Whilst the current pandemic dominates headlines day after day, at the end of September it was revealed that Britain plays an integral role in global money laundering. Leaked documents, the FinCEN files, include a number of revelations about how the UK economy is used by criminals to move money across the world. By Katherine Hutchinson
HSBC, Britain’s biggest bank, allowed millions of dollars to be moved from the US to Hong Kong between 2013 and 2014, despite being aware the money had been attained through a Ponzi scheme. The scheme was particularly nefarious as it targeted poor communities in the US, and even resulted in one investor, a victim of the scheme, being murdered. It took HSBC months to finally close down the accounts used in the Ponzi scheme, despite the bank having reported the transactions as suspicious much earlier.
It isn’t just HSBC who have become wrapped up in the scandal. JP Morgan allowed $1 billion to be moved through London despite not knowing who owned the account, and it later came to light that the owner may have been one of the FBI’s most wanted criminals. Other banks named in reports include Barclays, Deutsche Bank, and the Bank of New York Mellon.
What are the FinCEN files?
‘FinCEN’ is the US Financial Crimes Enforcement Network, and the leaked files include suspicious activity reports banks have sent to the authority between 2000 and 2017. These files were sent to investigative journalists across the world, including Buzzfeed, BBC Panorama, and the International Consortium of Investigative Journalists. It was discovered that it took on average 166 days between potentially fraudulent transactions taking place, and banks reporting them to authorities. This is despite US federal rules stating that such transactions should be reported within 30 days.
How is the UK affected?
The UK is classified as a ‘higher risk’ jurisdiction for money laundering, according to leaked documents from the US Treasury. The process of laundering money involves passing it through vast networks of bank accounts and tax havens, making its original criminal source very difficult to trace so it can eventually appear to be ‘clean’. Banks profit through these series of transactions, and so it is not always in their interests to question them, as appears to be the case in this most recent scandal.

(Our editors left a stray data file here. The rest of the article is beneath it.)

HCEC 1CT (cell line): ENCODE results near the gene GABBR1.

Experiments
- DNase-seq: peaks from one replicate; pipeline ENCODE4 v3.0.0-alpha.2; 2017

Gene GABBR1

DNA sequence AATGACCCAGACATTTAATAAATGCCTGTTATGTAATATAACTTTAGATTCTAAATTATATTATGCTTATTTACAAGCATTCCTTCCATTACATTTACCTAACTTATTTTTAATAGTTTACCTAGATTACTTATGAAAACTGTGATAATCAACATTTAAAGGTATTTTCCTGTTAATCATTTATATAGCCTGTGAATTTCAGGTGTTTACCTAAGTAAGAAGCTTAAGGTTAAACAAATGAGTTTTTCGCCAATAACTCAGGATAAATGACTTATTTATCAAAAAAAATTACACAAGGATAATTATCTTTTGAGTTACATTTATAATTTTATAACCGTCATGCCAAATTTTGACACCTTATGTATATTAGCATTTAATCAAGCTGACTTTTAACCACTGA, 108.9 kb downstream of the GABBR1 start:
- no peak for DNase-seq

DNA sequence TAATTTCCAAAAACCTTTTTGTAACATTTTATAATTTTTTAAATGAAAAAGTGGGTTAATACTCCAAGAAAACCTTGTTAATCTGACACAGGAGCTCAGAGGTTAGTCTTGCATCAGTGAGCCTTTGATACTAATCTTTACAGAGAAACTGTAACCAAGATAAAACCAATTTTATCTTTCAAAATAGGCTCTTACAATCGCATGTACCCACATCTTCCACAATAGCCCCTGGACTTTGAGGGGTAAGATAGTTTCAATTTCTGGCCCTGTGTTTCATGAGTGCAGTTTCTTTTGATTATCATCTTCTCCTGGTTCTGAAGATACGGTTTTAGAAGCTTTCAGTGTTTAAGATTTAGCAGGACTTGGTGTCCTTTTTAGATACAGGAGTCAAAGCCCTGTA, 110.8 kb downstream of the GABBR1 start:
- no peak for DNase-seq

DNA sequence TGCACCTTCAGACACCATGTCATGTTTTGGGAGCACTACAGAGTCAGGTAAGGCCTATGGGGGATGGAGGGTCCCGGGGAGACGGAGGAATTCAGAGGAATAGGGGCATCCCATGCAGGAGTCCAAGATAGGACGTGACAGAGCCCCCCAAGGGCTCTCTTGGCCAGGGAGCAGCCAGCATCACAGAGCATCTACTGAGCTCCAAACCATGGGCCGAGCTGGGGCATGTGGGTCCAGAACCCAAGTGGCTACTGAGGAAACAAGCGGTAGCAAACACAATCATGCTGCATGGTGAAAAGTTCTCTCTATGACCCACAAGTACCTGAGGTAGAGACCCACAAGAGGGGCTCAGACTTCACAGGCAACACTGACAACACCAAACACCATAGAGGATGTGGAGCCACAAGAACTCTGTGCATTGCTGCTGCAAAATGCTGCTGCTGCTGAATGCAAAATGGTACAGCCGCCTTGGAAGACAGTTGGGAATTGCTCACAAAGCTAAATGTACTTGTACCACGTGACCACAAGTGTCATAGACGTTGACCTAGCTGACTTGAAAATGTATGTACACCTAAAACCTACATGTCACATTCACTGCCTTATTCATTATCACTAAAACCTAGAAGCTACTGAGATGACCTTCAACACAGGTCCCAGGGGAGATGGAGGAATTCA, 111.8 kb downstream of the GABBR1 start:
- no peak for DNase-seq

The UK economy is particularly susceptible to money laundering partly due to the existence of limited-partnerships and limited-liability partnerships business structures. Owners of LPs and LLPs aren’t required to provide very detailed information about their operations or to reside in the UK, making them useful to criminals who use this anonymity to move dirty money. There is evidence that this practice has increased dramatically in the past decade or so. In 2004, the number of LPs and LLPs was around 20,000. By 2017, the number had risen to 100,000, which could well be due to criminals using them to move their ill-gotten funds.
One example of this can be seen in the case of an address in Potters Bars, Hertfordshire, which was listed as home to over 1,000 registered companies. Over 100 of these companies were named in the FinCEN files, suggesting that the address was being used for international money laundering, demonstrating how the LP and LLP business structures are particularly susceptible to criminal use.
It is not only direct victims of crime and fraud who suffer the effects of money laundering, as it has knock on effects on economies more generally. If the UK is seen as a money laundering hub, major financial institutions may view its economy as insecure and choose to withdraw, reducing trade and investment. The FinCEN files reveal that stricter regulation may be necessary to prevent this from happening.
There are fears that after Brexit the UK economy may become even more susceptible to money laundering. The UK currently complies with the EU’s 5th Money Laundering Directive (5MLD) and will continue to do so during the transition period. After the UK has fully withdrawn from the EU however, it will be treated as a ‘third country’, meaning there will be enhanced verification checks when funds are exchanged between the EU and the UK.
Whilst it would seem this would make money laundering more difficult, these enhanced checks will take quite some time to come into effect. It is feared that in the interim, there will be greater opportunity for criminals to launder money, as the system will be more vulnerable. During negotiations with the EU, the UK government will need to decide whether it wishes to continue to comply with 5MLD, or to loosen regulations in order to encourage trade. This could lead to structural weaknesses appearing in regulations during the negotiation process, and these could be exploited by criminals hoping to launder money. The FinCEN files have already shown that the country’s economy is not well enough protected from criminal enterprises, and the situation could worsen after December.